Author Archive

Netflix Financing Shows

The New York Post is reporting that Netflix plans to finance more original content. The leader in online streaming video hopes to become a “fifth network.”

I think this is interesting, but what does it mean for news? Network news broadcasts are traditionally done live. They also spend a great deal of time and effort to get “live” shots from the field. If Netflix becomes the network it hopes too, it would almost have to offer some sort of news show. But would people be interested in watching news through a stream?

I believe the answer is yes. I also believe that since Netflix would not be beholden to “live” reporting, it would give them a distinct advantage over all the other networks. The money that traditional news organizations now spend on microwave trucks and camera crews could be invested instead into reporters. A Netflix News show could probably even afford foreign bureaus if it had enough funding.

One-man-band style reporting would be perfect for streaming news. Reporters could literally be anywhere on earth, rather cheaply. They could capture stunning visuals and really tell a story.

I believe Netflix “all you can eat” style subscription plan is a perfect model for success. If the company moves into new programming, including news, they could become a game-changer.

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Popular Science, Unpopular Math

In an interview with Ad Age this week, publisher Gregg Hano sounds optimistic about Popular Science’s iPad subscription service. Hano seems content with sales throughout the interview.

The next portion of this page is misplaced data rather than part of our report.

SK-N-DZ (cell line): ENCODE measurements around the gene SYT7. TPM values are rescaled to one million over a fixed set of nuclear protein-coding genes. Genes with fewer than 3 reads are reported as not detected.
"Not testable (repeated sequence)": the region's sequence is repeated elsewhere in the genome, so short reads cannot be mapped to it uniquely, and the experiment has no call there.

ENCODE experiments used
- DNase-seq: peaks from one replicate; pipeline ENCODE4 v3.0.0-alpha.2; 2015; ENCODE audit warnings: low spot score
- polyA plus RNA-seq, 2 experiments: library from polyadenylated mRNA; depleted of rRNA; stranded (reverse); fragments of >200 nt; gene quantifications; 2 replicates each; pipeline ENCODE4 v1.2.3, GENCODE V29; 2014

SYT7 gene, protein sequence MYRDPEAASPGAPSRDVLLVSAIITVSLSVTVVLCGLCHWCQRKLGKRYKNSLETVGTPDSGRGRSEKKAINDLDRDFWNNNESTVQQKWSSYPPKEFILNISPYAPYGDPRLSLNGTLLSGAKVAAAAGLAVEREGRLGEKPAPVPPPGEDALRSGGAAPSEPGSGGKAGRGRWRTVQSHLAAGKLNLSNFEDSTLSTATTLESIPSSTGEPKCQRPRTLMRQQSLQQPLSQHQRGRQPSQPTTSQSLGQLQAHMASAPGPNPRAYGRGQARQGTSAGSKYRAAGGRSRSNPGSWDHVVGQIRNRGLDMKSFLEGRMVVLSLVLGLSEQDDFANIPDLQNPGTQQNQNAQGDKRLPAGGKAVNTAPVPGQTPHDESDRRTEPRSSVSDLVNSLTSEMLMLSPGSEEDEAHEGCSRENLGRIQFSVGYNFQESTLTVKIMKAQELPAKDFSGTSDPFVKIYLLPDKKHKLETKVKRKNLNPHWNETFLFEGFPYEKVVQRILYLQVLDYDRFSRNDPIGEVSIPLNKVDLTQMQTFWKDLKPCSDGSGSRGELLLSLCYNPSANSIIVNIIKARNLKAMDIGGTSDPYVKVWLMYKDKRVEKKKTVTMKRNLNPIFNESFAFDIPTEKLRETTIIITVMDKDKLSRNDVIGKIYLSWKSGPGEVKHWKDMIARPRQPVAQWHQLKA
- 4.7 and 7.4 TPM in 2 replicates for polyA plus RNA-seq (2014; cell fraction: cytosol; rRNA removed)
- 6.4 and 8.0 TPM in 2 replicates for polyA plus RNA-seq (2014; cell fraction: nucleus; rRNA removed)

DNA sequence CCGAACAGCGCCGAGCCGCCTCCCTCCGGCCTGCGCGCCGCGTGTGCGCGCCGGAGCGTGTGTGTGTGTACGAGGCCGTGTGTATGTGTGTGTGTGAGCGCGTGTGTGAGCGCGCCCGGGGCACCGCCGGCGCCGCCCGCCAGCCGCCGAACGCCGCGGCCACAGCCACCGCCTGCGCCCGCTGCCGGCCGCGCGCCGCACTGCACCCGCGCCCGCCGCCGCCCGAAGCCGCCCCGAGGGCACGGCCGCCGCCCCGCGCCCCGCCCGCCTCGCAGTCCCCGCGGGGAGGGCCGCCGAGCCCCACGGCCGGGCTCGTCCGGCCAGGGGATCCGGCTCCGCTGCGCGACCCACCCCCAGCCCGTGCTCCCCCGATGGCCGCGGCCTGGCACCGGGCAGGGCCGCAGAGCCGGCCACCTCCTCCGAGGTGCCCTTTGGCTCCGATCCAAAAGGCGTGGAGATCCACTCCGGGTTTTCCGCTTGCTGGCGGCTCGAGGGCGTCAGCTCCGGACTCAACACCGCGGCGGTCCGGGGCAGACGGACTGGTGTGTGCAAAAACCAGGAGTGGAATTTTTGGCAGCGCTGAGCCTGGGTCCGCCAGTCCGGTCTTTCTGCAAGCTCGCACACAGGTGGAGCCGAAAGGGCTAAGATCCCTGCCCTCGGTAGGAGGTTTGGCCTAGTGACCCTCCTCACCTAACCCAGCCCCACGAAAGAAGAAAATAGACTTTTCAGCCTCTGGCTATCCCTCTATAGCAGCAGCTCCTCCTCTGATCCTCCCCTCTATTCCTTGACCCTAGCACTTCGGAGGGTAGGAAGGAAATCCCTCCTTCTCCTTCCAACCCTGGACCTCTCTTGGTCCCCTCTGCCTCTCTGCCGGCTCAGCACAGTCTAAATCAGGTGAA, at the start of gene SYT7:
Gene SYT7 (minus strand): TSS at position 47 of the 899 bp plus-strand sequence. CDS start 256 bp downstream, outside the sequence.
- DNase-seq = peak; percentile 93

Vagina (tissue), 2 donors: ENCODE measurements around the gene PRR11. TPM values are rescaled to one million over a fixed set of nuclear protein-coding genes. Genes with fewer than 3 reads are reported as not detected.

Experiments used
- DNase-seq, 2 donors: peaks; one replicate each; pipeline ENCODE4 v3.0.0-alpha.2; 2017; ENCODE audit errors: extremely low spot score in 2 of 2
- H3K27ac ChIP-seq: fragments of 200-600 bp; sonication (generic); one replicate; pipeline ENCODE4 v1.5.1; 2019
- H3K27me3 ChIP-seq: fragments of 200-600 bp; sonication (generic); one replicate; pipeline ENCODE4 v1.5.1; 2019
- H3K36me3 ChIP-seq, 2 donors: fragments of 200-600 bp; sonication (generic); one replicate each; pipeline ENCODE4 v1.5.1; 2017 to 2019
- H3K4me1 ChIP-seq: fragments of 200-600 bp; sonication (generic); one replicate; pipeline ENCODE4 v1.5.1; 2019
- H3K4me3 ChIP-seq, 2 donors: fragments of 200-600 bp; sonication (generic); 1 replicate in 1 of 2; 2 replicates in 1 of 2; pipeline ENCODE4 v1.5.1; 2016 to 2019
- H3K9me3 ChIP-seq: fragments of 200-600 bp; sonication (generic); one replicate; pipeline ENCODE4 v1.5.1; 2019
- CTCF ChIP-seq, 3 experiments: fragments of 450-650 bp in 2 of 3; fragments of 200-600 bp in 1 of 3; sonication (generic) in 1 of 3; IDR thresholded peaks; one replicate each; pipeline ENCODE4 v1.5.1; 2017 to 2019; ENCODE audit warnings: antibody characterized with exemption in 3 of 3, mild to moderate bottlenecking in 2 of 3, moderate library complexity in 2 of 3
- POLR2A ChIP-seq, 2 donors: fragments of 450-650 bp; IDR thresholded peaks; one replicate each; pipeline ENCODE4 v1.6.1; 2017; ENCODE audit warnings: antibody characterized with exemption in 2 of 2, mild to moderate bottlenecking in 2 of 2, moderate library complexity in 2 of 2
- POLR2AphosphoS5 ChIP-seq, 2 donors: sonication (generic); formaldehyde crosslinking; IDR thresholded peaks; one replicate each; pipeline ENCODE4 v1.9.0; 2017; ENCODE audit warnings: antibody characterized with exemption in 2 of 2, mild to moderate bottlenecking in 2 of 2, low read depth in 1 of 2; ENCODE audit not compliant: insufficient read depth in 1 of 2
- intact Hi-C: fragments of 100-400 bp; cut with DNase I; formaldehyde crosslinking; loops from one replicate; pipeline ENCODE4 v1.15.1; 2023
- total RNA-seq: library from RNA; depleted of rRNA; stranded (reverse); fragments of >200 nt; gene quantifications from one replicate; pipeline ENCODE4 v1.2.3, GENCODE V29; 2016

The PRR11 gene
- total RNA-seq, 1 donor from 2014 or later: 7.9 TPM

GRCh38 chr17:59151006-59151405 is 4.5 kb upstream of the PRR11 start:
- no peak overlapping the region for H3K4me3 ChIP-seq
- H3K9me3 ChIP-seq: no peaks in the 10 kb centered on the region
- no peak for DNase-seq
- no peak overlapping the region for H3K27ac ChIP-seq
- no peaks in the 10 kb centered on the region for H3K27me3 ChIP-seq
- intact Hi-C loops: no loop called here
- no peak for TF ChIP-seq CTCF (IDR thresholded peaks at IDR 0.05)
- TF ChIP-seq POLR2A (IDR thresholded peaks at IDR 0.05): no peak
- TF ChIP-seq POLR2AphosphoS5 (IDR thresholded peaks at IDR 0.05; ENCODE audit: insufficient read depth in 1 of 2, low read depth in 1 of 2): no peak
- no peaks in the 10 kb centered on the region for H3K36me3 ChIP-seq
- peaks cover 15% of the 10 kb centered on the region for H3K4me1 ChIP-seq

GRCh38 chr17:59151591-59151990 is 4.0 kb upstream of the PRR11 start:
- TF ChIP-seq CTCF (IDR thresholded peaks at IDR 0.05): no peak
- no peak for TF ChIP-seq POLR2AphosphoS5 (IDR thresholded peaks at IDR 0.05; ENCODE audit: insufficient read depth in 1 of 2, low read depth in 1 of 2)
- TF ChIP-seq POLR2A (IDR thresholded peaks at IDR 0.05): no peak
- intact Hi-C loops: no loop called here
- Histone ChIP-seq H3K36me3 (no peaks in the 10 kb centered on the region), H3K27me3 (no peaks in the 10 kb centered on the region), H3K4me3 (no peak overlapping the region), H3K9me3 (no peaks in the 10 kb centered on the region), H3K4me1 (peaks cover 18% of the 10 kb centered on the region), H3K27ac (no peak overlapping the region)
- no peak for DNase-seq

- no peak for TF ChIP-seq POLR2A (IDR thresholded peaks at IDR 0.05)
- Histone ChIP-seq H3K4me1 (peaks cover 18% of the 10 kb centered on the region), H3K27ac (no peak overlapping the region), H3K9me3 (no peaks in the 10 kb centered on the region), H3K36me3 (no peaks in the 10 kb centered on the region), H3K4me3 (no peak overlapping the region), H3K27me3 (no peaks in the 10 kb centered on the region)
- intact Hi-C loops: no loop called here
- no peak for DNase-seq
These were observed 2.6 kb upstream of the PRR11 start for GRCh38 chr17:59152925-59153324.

But should he be?

According to Hano, Popular Science currently has 16,000 subscribers. At the current subscription rate of $15 a year, that means Popular Science is only pulling in $240,000 per year in iPad subscriptions.

This number is extremely low for a magazine that tends to cover very high-tech subjects. Their writers and photographers often need to travel around the world to cover the stories Popular Science is known for. So how can a magazine survive with such a small subscription base?

Well, there is some good news. Hano has estimated based on email data that 95% of Popular Science’s iPad subscribers are new customers. This revelation is indicative of Popular Science actually growing its subscriber base online, as opposed to merely migrating it from print.

I think there are two factors at work here. The $15 a year subscription fee is relatively low. The savings versus the newstand price really stand out when customers are only paying roughly 20% of the newsstand price.

Secondly, I think Popular Science is a magazine that speaks to the type of person that owns an iPad. They’re techy, they’re smart, and they’re educated. They don’t mind paying a small fee for a publication that they enjoy. It’s a solid niche market, and Popular Science has been able to exploit it online.

The question that remains is whether or not Popular Science can raise its subscription base on the iPad to a high enough level to truly sustain their business. $240,000 a year is not going to go very far in supporting a large monthly publication.

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Google Thinking About Tablet Ads, We Should All Pay Attention

Google’s Senior Vice President for Social, Vic Gundotra says the company is looking into how to monetize advertising space on tablets in a recent interview with CNBC.